What is ‘Fair Trade Price’
Fair trade price is the minimum price paid for certain agricultural products imported from developing countries. Fair trade is a movement that believes it is unethical to pay producers in developing countries the market price if that price is too low to provide a sufficient quality of living. Instead, certain importers agree to pay producers in the developing world at least a minimum price for their goods. The goods are then imported to developed nations where they are promoted as fair trade products and, normally, sold at a higher price.
Explaining ‘Fair Trade Price’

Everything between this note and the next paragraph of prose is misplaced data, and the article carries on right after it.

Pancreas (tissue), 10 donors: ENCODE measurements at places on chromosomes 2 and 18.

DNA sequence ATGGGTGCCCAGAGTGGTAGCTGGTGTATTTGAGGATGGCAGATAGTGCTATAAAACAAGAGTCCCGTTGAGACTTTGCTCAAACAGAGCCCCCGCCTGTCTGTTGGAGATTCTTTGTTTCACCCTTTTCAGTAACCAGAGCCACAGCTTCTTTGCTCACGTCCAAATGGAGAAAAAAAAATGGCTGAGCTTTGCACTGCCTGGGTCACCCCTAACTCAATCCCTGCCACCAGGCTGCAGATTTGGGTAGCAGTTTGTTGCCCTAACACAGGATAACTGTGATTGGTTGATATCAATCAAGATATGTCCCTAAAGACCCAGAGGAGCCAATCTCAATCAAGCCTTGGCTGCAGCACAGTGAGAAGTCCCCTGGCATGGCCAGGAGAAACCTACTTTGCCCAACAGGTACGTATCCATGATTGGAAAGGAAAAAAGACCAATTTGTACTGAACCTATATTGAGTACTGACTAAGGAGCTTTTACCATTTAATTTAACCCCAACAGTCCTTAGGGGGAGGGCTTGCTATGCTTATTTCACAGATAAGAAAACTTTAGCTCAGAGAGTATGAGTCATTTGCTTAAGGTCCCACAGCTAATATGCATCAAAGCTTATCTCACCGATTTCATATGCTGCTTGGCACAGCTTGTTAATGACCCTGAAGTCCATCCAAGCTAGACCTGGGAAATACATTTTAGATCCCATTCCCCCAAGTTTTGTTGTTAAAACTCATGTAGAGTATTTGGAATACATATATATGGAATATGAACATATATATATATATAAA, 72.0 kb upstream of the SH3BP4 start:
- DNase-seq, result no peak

For goods to be labeled as Fair Trade Certified, they must comply with standards outlined by the non-governmental organization FLO-CERT and/or other local fair trade labelers. These set of standards, put in place by FLO-CERT, are broken up into five different categories with standards for small producer organizations, hired labor, contract production, traders, and climate. Within each one of these categories there is a set of specific standards for products; for example, within the small producer standards, there is another set of standards for products like coco, cane sugar, cereals, coffee, fresh fruit, honey, nuts, tea, and so on. These specific product standards cover issues like product composition, production, contracts, pre-financing, and pricing. However, these standards aren’t set in stone.